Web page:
Classification society DNV has granted approval in principle (AiP) to South Korea-based shipbuilder Samsung Heavy Industries (SHI) for its fuel cell-powered liquefied natural gas (LNG) carrier design.
SHI claims that this will be the world’s first large cargo vessel powered by solid oxide fuel cells (SOFCs) operating on LNG.
The company developed the SOFC-powered ship design in partnership with US-based Bloom Energy.
SHI will now commence work associated with the commercialisation of the vessel.
Furthermore, the company is planning to carry out demonstration trials at a testing centre in its Geoje shipyard before starting any marketing activities.
The new vessel design has replaced equipment that operates using oil, including marine propulsion engines and internal combustion engines, with SOFC.
According to the shipbuilder, this new vessel will minimise greenhouse gas emissions, as well as the generation of sulphur and nitrogen oxides.
This is said to contribute to its plans for achieving the 50% emissions reduction goal set by International Maritime Organisation (IMO).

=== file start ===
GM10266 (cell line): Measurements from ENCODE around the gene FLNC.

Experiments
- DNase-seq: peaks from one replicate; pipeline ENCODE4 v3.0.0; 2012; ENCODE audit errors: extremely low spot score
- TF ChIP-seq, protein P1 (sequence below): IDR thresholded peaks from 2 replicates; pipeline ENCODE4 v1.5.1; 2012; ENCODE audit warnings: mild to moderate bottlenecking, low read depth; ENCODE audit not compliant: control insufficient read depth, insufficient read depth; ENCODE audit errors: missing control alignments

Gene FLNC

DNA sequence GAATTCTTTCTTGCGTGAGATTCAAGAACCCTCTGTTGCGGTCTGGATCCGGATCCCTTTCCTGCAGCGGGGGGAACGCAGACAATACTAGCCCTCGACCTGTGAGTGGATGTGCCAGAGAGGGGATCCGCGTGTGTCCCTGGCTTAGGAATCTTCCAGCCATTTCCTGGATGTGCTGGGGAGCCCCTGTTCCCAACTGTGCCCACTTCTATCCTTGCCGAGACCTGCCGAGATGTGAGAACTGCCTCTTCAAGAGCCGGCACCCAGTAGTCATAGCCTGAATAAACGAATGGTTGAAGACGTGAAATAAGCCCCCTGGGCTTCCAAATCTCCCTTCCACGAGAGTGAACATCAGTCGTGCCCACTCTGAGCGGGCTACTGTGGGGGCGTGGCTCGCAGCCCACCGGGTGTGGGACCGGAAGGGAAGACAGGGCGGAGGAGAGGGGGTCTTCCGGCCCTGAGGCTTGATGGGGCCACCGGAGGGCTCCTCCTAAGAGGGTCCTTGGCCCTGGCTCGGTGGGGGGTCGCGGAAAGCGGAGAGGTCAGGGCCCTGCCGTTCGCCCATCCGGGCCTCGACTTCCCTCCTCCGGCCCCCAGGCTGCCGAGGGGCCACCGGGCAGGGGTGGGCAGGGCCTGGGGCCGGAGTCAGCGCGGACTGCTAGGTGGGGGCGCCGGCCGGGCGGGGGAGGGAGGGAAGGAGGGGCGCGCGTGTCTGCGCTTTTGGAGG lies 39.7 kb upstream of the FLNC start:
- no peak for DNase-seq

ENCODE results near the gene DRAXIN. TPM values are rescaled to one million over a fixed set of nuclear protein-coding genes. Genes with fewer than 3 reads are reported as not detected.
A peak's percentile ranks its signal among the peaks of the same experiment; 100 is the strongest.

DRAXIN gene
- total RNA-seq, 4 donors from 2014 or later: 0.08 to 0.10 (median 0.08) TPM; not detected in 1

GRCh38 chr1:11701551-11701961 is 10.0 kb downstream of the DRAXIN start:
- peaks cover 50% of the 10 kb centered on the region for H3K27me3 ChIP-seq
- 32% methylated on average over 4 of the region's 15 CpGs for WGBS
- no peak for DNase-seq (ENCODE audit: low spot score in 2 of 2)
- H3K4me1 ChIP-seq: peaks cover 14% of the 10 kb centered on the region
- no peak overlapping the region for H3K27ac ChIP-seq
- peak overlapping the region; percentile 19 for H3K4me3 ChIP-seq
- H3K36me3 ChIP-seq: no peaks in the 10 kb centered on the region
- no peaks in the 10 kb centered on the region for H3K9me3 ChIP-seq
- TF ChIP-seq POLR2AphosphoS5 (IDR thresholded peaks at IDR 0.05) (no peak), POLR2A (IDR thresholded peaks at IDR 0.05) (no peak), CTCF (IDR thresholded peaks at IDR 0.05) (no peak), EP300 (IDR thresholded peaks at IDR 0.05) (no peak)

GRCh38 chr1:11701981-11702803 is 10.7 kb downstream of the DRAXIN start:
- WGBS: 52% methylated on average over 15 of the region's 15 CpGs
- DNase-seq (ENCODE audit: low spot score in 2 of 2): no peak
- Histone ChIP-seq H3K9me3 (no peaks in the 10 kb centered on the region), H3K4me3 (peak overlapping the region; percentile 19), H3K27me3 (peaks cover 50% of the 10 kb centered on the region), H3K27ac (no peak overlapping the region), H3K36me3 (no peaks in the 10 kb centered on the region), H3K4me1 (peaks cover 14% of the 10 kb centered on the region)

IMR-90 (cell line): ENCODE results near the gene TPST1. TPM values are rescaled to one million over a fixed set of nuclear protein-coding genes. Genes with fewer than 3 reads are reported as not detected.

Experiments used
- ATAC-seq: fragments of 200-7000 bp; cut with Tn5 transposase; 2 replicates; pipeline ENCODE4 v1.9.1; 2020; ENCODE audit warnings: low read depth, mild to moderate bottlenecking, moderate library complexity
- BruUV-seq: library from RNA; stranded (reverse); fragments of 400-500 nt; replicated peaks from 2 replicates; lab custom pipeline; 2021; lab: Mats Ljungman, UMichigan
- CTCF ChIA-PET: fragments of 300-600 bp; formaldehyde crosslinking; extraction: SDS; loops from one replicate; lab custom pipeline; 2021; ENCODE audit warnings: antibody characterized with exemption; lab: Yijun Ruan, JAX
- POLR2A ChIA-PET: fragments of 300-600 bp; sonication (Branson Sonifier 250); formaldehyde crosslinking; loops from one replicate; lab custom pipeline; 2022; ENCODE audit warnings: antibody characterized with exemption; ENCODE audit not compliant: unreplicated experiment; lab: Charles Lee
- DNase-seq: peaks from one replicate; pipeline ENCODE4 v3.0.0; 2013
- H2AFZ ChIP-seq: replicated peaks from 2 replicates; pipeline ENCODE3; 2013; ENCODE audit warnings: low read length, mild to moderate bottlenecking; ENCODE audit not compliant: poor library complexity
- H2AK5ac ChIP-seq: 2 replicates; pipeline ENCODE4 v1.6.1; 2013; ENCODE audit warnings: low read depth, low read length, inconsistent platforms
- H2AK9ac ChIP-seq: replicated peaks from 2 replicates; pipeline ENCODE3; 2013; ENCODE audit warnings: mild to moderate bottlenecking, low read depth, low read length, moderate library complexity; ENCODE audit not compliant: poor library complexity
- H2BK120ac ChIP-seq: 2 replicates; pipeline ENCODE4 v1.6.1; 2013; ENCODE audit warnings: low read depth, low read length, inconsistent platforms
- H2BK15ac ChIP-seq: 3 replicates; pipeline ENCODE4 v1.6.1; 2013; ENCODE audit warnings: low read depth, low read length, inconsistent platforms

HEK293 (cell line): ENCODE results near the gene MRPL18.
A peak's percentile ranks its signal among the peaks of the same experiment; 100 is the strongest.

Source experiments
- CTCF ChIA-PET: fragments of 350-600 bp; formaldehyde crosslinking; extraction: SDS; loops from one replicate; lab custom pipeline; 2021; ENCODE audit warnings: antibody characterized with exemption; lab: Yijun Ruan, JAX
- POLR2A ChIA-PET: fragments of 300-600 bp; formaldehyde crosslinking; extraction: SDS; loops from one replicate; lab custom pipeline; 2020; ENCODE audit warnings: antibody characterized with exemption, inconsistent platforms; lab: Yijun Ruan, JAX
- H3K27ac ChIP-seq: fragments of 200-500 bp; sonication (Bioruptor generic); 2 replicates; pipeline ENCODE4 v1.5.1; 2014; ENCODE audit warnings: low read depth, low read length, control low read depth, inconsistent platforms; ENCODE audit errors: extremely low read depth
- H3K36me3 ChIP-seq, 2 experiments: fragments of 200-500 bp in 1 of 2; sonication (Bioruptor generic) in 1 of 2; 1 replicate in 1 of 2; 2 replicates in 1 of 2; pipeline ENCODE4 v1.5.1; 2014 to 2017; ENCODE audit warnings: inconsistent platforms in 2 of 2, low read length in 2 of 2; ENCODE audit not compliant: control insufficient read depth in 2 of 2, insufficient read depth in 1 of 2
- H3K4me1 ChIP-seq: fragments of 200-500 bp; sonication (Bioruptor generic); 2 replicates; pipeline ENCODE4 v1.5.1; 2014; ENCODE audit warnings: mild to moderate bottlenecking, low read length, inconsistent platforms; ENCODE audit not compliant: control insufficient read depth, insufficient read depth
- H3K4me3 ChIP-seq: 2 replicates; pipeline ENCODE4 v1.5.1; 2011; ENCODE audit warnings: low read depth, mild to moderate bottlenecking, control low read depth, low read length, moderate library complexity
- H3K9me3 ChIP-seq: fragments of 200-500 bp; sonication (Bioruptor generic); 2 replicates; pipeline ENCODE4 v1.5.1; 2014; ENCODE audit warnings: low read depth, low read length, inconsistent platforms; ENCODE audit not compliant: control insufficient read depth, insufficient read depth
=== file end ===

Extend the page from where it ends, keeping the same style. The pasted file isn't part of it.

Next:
SHI technology development head Jeong Ho-hyun said that the vessel is a ‘new concept’ and will cut down noise pollution as well as the cost of maintenance.
Last July, SHI and Bloom Energy signed a joint development agreement for the development of a fuel cell.
In September 2019, SHI partnered with Bloom Energy to design and build ships powered by SOFC technology.
For developing a fuel cell-powered ship design for Aframax crude oil tankers (COTs), SHI and Bloom Energy secured AiP from DNV.
Last month, SHI partnered with Korea Atomic Energy Research Institute for the development of nuclear power technology for use in ships.